Chain one and make a single crochet in the first stitch, skip the next sc, make an sc in the next stitch.  Continue in this manner, all the way around, single crocheting in every other stitch.  On this particular brooch, I worked my single crochets into only the back loops of the stitches.  This makes for a flatter brooch.  If you work your single crochets into the whole stitch (front and back loops),  you get more of a domed effect, because the stitches are more taut and pull the center up more.  (The photo shows the back of the brooch while working the every-other-stitch single crochets.)
This photo shows what the front of the brooch looks like, if you are working the single crochets into the back loops only.

Here, I am working a single crochet into the back loops, skipping a stitch between.

Almost done working the single crochets here.  As you can see, by working in every other stitch, it pulls the edge of the brooch back.

When you finish the single crochets, you join the first to the last with a slip stitch, and then fasten off, leaving a long tail.  Thread the tail through a yarn or tapestry needle.  Using a running, overcast stitch, stitch through each single crochet, pulling the single crochets tight together.

When you've stitched through all of the single crochets, pull the stitches tight, and secure with a knot.  

Weave in the ends and trim.

At this point, this is how the front of the brooch looks.  If you wish, at this point you can attach the center embellishment and pin back to complete your brooch, or you can add some edging.  As you can see in the photos above, you can do just about any kind of edging to achieve the look you want.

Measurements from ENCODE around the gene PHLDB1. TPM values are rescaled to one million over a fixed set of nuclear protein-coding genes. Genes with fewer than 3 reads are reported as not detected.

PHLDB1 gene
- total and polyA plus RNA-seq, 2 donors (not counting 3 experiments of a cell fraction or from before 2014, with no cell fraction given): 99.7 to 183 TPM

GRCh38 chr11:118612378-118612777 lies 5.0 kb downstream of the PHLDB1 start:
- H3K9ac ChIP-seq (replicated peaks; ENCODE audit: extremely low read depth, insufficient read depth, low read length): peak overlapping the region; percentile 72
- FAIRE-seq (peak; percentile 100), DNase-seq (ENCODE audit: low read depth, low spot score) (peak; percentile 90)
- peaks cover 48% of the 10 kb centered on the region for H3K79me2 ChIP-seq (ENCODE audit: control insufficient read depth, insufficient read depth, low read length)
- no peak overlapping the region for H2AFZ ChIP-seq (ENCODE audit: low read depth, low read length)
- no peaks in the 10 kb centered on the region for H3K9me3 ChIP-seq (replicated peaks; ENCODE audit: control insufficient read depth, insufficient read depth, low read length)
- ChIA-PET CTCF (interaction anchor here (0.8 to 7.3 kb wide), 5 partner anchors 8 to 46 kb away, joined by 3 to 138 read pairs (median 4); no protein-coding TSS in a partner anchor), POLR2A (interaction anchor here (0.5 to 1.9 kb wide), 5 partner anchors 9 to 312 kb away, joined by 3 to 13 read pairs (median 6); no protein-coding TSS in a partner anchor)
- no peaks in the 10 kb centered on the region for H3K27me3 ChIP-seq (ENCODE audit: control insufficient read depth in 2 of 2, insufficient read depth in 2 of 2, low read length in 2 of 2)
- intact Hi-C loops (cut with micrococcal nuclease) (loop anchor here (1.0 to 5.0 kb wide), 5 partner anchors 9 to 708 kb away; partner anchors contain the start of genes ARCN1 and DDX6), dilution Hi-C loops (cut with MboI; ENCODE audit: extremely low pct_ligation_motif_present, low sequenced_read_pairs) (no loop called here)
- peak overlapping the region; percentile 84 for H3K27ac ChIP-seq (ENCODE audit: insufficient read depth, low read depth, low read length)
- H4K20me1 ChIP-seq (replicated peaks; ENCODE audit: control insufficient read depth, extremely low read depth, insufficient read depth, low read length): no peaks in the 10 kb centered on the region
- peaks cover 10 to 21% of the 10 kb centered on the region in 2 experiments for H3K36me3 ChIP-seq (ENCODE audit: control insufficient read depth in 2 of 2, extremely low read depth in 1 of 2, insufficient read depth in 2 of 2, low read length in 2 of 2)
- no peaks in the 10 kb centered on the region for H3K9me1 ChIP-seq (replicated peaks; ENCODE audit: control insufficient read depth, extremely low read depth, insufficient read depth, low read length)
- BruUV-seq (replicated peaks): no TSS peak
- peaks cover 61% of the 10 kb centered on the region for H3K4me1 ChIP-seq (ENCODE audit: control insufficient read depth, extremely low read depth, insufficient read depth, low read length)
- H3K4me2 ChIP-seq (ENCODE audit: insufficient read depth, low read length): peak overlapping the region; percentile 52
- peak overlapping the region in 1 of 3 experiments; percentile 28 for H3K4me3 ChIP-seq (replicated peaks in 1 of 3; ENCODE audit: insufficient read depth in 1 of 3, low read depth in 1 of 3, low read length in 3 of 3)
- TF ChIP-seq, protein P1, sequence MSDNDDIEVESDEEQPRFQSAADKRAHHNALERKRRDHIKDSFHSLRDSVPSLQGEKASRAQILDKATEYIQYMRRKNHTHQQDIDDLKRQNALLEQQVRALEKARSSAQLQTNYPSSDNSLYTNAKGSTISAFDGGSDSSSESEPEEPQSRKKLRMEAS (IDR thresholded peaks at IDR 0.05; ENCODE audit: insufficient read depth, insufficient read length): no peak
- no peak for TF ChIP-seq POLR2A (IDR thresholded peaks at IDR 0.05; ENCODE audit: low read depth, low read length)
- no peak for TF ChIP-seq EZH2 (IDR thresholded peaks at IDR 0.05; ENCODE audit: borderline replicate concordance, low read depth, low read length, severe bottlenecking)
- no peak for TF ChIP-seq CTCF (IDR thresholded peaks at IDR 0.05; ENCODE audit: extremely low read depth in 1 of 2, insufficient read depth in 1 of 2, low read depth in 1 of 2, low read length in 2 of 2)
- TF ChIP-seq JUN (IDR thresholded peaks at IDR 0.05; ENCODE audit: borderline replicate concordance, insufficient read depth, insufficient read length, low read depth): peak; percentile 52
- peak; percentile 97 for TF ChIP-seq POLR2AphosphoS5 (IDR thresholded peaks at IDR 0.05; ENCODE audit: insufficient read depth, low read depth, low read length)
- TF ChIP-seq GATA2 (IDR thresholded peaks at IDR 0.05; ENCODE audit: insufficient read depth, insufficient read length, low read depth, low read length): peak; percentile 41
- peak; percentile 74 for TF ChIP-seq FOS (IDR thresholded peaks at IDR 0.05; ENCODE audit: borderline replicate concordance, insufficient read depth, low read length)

I decided to add edging to this brooch.  I used metallic silver cord and threaded it with purple-lined, aqua-colored, glass beads.  I  joined the cord with a slip stitch into one of the front loops along the edge of the brooch.

I worked two beaded single crochets into each front loop along the edge.  You want the wrong side of the beaded single crochets facing the front, since the bead appears on the wrong side.  So, you should be working with the back of the brooch facing you as you add the row of single, beaded crochets stitches.  To make a beaded single crochet, you put your hook through the stitch, yarn over, and pull through a loop, just as you would for a regular single crochet.

You then push a bead up close to the second loop on you hook.

Yarn over, you pull the yarn through both loops on your hook.  The bead is captured as part of the stitch.

This shows the completed beaded sc from the right side (back of the brooch).

These are the beaded sc stitches, viewed from the wrong side (front of the brooch).

After completing 2 sc in each front loop along the edge, join the first beaded sc to the last with a slip stitch and fasten off. Here is the completed edging.  Tails should be woven in and trimmed.

Add the center embellishment.  It can be a button, a gemstone, a rhinestone, a cluster of beads ... whatever you want.  Here, I sewed on a two-holed, square, faceted aqua glass button.  I ran my stitches to attach the button through a purple metallic bugle bead.
Cut a felt circle to fit the back of the brooch.  Stitch on a pin back, and then stitch the felt circle to the back of the brooch.   If you'd rather, you could use adhesive instead of sewing on the pin and felt circle. You're done.

Making these little brooches is a great way to use up yarn scraps and it is so much fun to experiment with different colors and textures!  Give it a try. Let me know how it works out ... I'd love to see photos of your work.